What are the different types of braces (6 bracket systems)? 

Different types of braces

There are different types of braces used in dental practice to straighten crooked teeth and to improve the bite, smile, speech, and overall dental health of the patient. 

What are braces and their components?

Braces are appliances that are put on the teeth to align them. They have three main components; bands, brackets, and archwire. 

Bands are ring-shaped metallic components bonded to the four first molars in the mouth. It has a central tube that provides support to the archwire. 

Brackets are square or rectangular-shaped components bonded to the upper and lower teeth. They have slots that provide attachment to the active components of the braces, such as the archwire and power chain, and deliver force from the active component to the teeth.

The archwire is a u-shape metallic wire made of different materials (stainless steel or nickel-titanium) and of varying thickness that transfers force to the teeth through brackets. It is changed every month and moves the teeth to the desired position. 

There are different varieties of brackets available, and the choice of brackets depends on the patient’s affordability and individual case requirements.

What are the different Types Of Braces?

Edgewise Or Traditional Brackets

Edgewise or traditional brackets are the commonest and the most affordable system among the available braces. They were introduced in 1928 and have been used with several modifications.

They have a horizontal slot that houses the archwire. The archwire is held in the slot by an O-ring elastic tie. O-rings are available in different colors. Young patients love to select their colors and wish to get a new color every time. 

The edgewise braces are made of stainless steel and are often a patient concern due to their metallic appearance. They may also be initially uncomfortable for the patients leaving indentations on the inner surface of cheeks and lips.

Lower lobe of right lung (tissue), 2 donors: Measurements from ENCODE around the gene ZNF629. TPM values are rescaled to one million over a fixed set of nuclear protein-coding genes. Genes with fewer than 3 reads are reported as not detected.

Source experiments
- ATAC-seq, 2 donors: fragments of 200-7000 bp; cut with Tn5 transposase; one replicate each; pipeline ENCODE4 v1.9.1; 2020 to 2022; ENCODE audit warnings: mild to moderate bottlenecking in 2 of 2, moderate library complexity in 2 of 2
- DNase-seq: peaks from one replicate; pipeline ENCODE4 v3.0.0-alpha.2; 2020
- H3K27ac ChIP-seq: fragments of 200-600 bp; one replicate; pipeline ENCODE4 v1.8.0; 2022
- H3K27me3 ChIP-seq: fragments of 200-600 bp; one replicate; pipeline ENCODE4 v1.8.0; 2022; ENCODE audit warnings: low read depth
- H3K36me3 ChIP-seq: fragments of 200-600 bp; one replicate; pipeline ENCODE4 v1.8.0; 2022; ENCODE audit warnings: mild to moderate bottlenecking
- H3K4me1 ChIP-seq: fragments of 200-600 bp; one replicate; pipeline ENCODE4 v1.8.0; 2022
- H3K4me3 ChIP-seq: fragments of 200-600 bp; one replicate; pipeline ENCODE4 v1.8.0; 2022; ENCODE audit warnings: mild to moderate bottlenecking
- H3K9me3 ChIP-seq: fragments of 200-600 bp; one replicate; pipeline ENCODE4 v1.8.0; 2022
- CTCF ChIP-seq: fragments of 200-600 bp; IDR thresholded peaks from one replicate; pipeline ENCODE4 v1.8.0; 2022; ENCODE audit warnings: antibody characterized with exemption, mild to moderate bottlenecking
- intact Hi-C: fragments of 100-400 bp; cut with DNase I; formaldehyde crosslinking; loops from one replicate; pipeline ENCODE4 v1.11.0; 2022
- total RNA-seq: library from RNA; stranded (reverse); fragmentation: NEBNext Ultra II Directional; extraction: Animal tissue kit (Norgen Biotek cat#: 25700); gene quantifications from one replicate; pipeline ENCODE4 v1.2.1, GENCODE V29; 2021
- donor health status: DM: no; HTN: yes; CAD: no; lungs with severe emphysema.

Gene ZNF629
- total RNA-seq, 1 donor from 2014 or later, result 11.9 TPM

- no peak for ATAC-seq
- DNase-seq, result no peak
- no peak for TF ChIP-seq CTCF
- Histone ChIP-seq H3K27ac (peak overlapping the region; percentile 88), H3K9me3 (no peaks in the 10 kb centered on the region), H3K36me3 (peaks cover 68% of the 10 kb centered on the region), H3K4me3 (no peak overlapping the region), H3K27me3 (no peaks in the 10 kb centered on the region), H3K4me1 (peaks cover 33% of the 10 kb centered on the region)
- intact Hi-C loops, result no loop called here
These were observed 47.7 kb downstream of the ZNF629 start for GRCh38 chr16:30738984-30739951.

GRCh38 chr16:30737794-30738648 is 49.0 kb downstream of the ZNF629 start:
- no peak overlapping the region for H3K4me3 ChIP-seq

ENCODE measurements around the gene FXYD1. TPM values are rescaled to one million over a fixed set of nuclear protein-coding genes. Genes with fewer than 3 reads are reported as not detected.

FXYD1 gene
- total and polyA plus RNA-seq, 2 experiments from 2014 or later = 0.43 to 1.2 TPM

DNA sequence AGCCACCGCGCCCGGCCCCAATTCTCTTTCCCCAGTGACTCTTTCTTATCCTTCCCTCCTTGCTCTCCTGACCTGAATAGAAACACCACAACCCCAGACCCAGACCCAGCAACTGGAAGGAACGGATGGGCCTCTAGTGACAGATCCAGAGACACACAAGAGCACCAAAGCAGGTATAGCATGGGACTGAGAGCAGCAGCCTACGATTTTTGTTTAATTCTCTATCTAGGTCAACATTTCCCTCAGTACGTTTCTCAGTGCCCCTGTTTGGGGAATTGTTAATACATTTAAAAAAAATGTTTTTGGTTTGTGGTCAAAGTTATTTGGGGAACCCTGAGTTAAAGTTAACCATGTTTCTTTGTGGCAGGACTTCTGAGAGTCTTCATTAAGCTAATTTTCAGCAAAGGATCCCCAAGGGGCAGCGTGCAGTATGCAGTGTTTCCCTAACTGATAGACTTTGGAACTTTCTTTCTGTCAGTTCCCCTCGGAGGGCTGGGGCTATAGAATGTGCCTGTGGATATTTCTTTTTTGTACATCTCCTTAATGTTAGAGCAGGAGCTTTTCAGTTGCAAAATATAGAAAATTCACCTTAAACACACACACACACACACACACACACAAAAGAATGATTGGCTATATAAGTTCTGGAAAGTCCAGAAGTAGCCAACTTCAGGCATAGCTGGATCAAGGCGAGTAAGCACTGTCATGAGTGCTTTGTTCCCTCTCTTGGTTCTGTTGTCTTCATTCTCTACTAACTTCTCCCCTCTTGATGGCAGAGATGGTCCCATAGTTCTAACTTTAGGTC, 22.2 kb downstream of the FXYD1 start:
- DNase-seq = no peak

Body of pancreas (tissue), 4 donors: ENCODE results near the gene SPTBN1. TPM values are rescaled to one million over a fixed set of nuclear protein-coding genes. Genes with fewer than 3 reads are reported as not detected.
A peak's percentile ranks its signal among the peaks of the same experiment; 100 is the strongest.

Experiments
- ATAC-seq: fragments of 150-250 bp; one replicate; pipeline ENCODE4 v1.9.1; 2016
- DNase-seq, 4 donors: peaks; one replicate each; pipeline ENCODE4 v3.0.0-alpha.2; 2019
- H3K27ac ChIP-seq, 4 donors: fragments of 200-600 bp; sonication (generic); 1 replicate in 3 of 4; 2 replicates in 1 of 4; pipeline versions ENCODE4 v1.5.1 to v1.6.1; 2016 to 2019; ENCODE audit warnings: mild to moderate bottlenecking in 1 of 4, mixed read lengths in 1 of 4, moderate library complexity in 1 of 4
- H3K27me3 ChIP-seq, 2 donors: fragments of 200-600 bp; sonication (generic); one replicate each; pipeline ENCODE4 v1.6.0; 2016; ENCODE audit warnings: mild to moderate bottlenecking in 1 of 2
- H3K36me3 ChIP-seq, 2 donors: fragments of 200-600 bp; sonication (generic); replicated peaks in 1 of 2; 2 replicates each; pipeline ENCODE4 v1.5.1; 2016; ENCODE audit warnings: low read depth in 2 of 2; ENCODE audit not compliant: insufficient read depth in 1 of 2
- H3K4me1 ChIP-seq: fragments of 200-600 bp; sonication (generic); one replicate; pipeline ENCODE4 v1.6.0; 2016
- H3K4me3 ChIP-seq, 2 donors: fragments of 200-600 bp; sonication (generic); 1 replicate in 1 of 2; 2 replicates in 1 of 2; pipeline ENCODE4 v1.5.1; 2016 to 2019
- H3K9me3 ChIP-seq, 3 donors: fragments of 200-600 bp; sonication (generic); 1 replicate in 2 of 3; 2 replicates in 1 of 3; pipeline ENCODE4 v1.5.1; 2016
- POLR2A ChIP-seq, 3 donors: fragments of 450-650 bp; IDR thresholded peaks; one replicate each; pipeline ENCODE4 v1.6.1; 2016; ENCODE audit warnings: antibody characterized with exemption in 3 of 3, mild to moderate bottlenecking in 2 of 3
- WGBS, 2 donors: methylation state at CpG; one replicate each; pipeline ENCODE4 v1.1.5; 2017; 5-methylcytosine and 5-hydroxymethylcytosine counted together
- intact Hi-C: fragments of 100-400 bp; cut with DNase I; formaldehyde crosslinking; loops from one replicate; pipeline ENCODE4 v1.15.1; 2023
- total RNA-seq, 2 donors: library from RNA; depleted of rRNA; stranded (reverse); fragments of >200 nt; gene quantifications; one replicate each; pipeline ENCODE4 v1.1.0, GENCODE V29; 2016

They are less expensive and can be sterilized and reused if they come off (debond). 

Due to their hardness, they resist deformation and fracture. They offer greater friction at the archwire bracket interface and therefore prolong the treatment duration. Furthermore, they may corrode in the moist oral environment and cause staining of teeth.

Self-Ligating Brackets (Offer less friction)

Self-ligating brackets were introduced in 1980. The bracket has a door mechanism that is opened and closed to hold the archwires. They don’t require an elastic tie to hold the wire compared to the traditional brackets.

They have enhanced efficiency and are simple to use. They offer reduced friction at the bracket and wire interface and thus reduce the overall treatment time. They efficiently align the severely irregular teeth and give better plaque control due to their small size and smooth surface.

Moreover, self-ligating brackets are less uncomfortable for the patients and reduce the risk of lip injuries because of their smooth, curved outer surfaces. 

These brackets are made up of stainless steel. Therefore, they aren’t satisfying for the patients in appearance, and the patient tends to have a metallic smile. However, they are costly in comparison to the standard edgewise brackets.

Because of their low friction design, some practitioners find trouble fixing the minor tooth movements necessary to finish the treatment. A tight contact between the archwire and bracket slots (the more significant the friction) is required for the precise teeth movements for ending a case.   

Damon Brackets (expands the dental arch)

Damon brackets were introduced in 1996 by Dr. Dwight Damon. They are self-ligating brackets but offer the least frictional resistance to the archwire of all the bracket systems available. These brackets have the following advantages over the other types.

  • They tend to expand the upper and lower arches and reduce the need for tooth removal to align the teeth. 
  • They reduce the overall treatment duration by up to 7 months, decreasing the number of appointments. 
  • Patients experience reduced pain as the force applied to the teeth is minimal throughout the treatment.
  • They require less chair-side time due to the locking door system.

Plastic Brackets – less noticeable on smiling